Tech: Silicon Valley's newest investor is a guy who raised $3 million to start ¯_(ツ)_/¯ Capital — named after the shrugging emoji tattooed on his wrist

Niv Dror

Shrug Capital's fund is backed by influential investors like Founder Fund's Cyan Banister and Andreessen Horowitz partners Marc Andreessen and Chris Dixon.

  • AngelList's former head of marketing Niv Dror has launched his own $3 million venture capital fund called Shrug Capital, stylized as ¯_(ツ)_/¯ Capital.
  • The fund has received investment from influential Silicon Valley VCs like Founders Fund's Cyan Banister and Andreessen-Horowitz partners Marc Andreessen and Chris Dixon.
  • Dror told Business Insider that the shrug emoticon, which he had tattooed on his left wrist two years ago, is among his favorite keyboard shortcut responses.

In October 2016, Niv Dror then an editor for product editorial site Product Hunt tattooed the shrug emoticon onto his left wrist. Less than two years later, Dror has left his position as head of marketing at AngelList to start his own venture capital fund. Like Dror's tattoo, the fund's name draws inspiration from the shrugging emoticon's conjectural figure.

Dror's $3 million fund, called Shrug Capital — also stylized as ¯_(ツ)_/¯ Capital — has attracted interest from several influential Silicon Valley VCs, including Cyan Banister of Founders Fund and Andreessen-Horowitz partners Marc Andreessen and Chris Dixon.

In an interview with Business Insider, Dror said that ¯_(ツ)_/¯ Capital all started from a tweet he posted last November. "If I ever raise a venture fund I'm calling it: ¯_(ツ)_/¯," Dror wrote at the time.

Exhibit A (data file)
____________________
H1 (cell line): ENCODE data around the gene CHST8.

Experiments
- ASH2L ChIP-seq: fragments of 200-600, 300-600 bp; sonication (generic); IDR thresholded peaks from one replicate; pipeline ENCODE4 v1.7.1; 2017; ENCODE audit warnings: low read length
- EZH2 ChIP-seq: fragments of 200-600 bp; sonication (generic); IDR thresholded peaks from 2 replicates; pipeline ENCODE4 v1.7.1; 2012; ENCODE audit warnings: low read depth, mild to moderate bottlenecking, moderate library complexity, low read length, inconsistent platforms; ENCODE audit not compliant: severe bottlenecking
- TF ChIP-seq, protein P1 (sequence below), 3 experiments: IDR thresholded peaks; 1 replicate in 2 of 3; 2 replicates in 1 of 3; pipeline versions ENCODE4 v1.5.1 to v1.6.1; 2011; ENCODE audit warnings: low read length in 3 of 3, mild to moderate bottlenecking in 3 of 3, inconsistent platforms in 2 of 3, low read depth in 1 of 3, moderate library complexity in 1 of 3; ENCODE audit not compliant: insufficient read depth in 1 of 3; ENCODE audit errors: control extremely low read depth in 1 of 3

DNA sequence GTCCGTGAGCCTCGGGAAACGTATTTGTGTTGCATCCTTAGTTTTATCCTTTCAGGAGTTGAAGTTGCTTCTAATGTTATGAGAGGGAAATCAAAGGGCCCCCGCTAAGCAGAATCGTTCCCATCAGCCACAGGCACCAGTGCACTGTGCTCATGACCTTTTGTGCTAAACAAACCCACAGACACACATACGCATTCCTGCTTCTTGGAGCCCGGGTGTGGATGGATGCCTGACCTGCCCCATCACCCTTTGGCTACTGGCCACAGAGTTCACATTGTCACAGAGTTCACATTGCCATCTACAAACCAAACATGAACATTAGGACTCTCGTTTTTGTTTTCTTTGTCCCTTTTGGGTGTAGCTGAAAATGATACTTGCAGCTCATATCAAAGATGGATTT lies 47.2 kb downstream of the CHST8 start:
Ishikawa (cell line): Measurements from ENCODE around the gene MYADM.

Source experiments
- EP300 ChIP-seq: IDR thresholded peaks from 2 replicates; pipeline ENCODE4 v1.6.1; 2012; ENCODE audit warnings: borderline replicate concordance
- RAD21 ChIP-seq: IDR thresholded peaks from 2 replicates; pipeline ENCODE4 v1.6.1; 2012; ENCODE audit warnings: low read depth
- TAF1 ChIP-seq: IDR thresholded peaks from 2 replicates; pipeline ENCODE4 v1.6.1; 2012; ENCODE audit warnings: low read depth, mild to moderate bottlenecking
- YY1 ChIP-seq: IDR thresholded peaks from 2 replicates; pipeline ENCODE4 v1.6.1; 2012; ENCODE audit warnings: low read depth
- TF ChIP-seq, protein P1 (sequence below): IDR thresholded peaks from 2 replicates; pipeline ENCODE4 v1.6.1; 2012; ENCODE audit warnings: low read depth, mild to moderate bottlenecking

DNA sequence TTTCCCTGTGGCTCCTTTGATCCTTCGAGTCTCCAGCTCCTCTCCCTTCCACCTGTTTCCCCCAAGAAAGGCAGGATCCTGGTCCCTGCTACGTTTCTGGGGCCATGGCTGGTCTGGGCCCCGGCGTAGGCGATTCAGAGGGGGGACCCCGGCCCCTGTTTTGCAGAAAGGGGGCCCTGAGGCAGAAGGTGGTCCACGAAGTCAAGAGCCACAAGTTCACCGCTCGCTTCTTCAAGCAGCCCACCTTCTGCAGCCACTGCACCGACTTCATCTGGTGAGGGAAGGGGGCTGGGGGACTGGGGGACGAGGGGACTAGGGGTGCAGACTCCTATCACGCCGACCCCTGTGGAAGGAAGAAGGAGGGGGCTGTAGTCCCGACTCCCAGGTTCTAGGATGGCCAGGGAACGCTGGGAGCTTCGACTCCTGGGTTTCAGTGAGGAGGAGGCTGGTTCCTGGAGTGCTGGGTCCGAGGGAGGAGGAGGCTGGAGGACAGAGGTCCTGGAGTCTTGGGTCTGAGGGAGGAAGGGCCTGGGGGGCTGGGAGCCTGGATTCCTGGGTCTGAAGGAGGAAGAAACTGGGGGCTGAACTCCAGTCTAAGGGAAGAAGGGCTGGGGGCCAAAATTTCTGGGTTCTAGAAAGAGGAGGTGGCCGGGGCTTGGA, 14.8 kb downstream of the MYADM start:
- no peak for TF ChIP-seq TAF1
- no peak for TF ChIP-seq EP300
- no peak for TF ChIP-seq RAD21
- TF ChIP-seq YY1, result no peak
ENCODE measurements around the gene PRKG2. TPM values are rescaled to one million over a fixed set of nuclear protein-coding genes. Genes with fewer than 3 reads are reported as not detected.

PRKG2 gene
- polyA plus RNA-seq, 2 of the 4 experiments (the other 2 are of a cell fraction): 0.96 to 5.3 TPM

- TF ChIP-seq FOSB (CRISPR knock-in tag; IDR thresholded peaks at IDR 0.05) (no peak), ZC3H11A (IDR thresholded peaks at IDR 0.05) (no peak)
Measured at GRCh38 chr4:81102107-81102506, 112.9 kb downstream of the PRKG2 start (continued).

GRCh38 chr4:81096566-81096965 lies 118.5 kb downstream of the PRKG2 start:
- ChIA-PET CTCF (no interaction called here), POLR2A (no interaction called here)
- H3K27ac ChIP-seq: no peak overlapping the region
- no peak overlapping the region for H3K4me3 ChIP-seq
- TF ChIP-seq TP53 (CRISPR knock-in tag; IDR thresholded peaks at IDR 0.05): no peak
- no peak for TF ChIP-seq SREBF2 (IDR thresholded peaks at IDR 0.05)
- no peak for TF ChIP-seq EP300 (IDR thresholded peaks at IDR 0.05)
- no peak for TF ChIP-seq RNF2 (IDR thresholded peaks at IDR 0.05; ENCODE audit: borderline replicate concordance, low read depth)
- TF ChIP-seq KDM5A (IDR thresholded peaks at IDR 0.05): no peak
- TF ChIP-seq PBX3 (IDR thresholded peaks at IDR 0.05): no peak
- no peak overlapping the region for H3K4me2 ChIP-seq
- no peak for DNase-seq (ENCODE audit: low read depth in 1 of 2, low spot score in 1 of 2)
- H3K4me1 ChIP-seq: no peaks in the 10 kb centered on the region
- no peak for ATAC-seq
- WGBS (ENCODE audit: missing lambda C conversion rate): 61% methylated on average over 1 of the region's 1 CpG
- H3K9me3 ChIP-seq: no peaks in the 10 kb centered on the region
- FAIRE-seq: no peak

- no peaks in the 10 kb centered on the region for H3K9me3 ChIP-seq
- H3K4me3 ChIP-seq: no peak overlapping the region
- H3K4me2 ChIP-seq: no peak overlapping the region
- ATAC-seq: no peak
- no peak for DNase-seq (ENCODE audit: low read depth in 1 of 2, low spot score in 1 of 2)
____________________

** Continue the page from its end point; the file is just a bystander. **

Managing director of Brainard Capital, Owen Brainard, tweeted back: "First step to raising a venture fund is saying 'If I ever raise a venture fund…'"

Dror said that Brainard's response planted the first inkling of possibility in his mind that he could raise his own fund. "I've always wanted to be a venture capitalist," said Dror. "But I never considered that I could raise my own fund."

Two months after first tweeting about the idea, Dror said he gave Brainard a call to ask if he'd like to invest in Shrug Capital. Brainard agreed, becoming the fund's very first investor.

Dror said the plan is to create a portfolio of consumer-based companies that he's excited to "talk about for more than an hour with a non-tech audience." Dror said that his experience working with tech products at companies like Product Hunt and Meerkat provides him with insight into consumer-focused startups.

Dror's vision for the fund solidified over a recent deal with gameshow trivia app HQ Trivia. "I wanted to invest any amount in HQ," said Dror. "I knew that if I could get into HQ, it would help me raise the fund and get access to competitive deals."

As for the inspiration behind the firm's name, Dror said that the shrug emoticon has long been his go-to keyboard shortcut response. "I use the shrug emoticon very often," said Dror. "It's much easier than taking a position."

Despite being named after a doubtful emoticon, Dror said that his fund means serious business, and that the name has received positive feedback from investors.

"Founders love it," Dror said. "I got an email from a founder a few days ago who said, 'I can't wait to have a shrug emoticon on the cap table.'"

Source: Tech

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